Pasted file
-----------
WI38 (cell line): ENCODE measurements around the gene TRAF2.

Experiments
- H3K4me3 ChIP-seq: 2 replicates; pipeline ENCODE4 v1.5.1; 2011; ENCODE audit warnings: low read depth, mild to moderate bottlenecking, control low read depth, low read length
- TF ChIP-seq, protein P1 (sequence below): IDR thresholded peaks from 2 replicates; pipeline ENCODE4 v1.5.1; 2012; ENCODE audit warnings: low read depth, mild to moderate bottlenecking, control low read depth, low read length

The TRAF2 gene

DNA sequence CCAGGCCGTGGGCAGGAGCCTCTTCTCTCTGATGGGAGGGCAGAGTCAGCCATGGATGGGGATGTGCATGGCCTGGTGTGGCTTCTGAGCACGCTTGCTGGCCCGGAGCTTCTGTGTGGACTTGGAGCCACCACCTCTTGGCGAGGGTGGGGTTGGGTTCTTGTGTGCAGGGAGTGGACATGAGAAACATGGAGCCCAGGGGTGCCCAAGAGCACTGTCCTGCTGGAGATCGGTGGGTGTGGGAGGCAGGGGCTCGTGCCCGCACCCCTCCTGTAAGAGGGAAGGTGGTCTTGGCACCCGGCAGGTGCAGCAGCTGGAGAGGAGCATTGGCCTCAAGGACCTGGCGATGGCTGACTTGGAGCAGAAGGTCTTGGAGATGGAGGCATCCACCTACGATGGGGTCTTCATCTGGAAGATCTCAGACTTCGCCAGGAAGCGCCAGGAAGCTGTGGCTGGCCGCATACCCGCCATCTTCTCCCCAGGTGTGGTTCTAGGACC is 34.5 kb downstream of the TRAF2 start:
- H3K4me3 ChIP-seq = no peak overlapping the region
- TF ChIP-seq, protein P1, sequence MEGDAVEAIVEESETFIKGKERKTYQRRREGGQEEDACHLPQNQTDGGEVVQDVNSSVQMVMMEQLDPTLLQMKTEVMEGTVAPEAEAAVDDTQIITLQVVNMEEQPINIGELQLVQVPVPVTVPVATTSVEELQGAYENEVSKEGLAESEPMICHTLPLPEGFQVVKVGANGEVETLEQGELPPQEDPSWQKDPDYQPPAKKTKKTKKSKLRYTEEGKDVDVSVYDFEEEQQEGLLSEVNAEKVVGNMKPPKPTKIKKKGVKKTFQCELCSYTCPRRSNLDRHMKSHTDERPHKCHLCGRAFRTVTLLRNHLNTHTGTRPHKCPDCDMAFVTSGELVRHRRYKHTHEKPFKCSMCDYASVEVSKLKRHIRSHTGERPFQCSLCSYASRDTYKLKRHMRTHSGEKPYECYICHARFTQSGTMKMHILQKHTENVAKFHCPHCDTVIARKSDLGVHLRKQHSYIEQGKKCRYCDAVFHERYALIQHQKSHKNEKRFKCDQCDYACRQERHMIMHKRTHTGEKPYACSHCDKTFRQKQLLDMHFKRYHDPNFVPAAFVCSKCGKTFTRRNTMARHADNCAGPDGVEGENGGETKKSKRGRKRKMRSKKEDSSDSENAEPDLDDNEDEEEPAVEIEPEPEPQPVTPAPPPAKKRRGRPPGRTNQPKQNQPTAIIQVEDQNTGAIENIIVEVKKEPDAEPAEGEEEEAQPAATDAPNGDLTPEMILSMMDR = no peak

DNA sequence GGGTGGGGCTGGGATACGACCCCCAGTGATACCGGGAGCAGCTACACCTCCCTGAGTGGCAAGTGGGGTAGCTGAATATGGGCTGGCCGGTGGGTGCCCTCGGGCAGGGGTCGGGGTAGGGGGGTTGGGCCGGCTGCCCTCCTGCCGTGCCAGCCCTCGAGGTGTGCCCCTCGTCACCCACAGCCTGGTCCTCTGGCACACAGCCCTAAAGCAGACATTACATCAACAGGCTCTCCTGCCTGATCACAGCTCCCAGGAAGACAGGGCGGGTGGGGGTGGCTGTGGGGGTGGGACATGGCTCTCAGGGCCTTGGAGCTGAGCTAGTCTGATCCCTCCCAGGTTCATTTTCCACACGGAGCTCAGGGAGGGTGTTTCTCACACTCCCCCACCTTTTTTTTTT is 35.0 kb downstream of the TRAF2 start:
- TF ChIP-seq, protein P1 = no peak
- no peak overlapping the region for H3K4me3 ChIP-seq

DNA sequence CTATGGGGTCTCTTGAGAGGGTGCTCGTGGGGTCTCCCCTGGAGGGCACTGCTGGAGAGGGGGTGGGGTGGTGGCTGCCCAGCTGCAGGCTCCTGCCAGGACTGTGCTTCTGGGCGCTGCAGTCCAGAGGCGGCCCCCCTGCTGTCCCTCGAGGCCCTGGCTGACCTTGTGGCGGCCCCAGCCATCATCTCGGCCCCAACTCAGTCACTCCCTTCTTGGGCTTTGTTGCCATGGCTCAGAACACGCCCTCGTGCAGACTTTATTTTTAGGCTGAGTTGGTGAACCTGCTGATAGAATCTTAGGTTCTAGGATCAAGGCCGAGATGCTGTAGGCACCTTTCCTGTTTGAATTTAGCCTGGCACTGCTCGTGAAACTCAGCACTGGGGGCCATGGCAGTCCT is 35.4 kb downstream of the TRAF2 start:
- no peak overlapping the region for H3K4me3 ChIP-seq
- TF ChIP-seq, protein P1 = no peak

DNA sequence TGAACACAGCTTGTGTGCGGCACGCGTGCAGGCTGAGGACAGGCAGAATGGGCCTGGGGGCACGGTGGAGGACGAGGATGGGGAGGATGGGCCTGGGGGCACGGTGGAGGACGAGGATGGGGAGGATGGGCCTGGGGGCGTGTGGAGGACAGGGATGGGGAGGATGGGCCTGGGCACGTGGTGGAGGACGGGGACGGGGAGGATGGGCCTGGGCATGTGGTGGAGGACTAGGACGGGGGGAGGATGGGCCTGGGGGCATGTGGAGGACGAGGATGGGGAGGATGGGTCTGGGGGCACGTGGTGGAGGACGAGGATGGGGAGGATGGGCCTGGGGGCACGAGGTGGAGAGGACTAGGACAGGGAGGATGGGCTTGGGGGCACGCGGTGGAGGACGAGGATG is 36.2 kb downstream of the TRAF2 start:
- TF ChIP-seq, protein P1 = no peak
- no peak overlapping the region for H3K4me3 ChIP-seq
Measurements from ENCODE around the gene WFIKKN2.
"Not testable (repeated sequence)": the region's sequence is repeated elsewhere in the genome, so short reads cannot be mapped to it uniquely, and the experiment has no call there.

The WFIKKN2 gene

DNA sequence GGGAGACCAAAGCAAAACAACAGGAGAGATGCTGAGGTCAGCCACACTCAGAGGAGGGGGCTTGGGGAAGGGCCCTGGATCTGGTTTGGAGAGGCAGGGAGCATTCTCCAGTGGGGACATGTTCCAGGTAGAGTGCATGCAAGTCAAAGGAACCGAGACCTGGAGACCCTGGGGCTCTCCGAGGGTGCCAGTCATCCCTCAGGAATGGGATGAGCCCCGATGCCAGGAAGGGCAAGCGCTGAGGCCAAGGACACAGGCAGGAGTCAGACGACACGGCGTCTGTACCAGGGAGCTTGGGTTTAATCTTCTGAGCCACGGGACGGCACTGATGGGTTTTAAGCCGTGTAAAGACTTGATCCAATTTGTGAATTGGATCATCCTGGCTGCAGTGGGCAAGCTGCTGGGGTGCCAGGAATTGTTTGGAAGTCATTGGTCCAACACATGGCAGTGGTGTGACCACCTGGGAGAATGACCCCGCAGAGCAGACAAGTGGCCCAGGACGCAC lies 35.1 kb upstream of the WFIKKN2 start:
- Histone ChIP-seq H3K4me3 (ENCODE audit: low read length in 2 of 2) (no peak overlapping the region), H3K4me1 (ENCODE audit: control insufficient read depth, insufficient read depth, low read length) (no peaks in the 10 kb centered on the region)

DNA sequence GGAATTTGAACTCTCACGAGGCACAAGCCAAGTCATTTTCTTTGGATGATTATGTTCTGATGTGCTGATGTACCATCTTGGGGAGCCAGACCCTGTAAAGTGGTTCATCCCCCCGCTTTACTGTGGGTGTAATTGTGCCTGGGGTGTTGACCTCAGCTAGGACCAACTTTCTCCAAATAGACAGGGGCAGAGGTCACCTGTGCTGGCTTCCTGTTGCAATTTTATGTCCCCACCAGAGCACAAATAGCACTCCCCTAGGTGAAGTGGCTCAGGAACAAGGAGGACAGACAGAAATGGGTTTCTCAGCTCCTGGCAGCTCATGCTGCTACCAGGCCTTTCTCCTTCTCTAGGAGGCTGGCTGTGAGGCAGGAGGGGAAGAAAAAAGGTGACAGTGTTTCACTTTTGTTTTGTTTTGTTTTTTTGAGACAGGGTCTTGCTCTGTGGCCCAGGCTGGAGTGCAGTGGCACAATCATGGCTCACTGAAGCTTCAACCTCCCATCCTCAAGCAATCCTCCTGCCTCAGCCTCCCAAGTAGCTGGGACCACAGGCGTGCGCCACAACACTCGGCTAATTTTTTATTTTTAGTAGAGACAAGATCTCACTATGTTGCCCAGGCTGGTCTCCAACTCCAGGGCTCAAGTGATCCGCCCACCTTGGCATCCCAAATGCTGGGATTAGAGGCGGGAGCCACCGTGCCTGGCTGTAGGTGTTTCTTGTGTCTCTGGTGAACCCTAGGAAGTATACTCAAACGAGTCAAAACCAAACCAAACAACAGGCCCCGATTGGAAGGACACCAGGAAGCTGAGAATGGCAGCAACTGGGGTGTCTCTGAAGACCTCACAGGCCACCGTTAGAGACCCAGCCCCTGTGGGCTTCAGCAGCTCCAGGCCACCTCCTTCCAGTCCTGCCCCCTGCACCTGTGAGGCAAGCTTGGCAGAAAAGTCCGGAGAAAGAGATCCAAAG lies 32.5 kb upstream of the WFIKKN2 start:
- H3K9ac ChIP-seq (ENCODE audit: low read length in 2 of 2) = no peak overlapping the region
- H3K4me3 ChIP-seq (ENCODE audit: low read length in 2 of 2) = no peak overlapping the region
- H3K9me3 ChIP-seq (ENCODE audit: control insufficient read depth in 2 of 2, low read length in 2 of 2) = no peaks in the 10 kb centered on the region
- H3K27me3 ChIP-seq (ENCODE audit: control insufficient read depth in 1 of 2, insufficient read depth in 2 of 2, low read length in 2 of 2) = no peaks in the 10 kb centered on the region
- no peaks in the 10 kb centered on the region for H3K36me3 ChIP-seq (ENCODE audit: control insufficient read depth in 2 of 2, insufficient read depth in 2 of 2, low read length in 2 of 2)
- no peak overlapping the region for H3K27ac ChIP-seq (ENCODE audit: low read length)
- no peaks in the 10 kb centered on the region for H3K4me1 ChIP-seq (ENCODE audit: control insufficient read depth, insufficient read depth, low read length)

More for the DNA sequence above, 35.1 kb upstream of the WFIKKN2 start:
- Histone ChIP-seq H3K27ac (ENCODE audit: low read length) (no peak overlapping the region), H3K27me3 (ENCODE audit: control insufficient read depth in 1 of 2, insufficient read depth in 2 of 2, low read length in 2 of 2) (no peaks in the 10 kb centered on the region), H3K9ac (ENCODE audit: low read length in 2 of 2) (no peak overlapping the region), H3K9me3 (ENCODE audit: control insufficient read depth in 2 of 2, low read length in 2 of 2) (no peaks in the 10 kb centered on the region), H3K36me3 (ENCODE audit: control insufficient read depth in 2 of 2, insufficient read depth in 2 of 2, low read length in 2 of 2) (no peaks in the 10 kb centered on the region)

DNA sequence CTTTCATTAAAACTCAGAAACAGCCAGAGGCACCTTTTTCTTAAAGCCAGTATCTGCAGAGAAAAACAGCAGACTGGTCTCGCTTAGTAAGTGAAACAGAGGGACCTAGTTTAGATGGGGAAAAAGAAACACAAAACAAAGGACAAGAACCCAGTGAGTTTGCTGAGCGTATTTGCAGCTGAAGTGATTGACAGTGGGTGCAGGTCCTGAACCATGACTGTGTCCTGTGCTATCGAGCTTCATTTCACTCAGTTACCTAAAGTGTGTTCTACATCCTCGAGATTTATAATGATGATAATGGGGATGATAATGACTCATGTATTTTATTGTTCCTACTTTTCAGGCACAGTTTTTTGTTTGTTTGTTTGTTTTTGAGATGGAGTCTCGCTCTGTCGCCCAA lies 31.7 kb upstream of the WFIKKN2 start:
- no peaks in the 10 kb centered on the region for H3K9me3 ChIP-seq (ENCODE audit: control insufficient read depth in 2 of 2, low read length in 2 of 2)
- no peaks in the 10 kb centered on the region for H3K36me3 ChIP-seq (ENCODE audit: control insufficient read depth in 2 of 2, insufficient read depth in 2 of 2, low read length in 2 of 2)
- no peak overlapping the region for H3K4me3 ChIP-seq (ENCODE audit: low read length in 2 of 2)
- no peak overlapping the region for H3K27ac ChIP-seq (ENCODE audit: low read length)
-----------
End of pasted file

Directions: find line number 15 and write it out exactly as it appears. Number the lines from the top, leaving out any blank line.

DNA sequence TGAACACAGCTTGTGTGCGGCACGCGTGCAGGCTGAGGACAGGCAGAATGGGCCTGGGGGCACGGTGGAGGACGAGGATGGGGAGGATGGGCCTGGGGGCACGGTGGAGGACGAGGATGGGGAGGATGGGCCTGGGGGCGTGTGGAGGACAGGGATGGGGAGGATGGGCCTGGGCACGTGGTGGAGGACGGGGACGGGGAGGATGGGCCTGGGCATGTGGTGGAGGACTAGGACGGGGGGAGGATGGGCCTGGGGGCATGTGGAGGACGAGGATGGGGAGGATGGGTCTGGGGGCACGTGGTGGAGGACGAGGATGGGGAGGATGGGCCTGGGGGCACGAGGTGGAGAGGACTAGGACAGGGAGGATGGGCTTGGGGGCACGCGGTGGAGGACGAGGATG is 36.2 kb downstream of the TRAF2 start: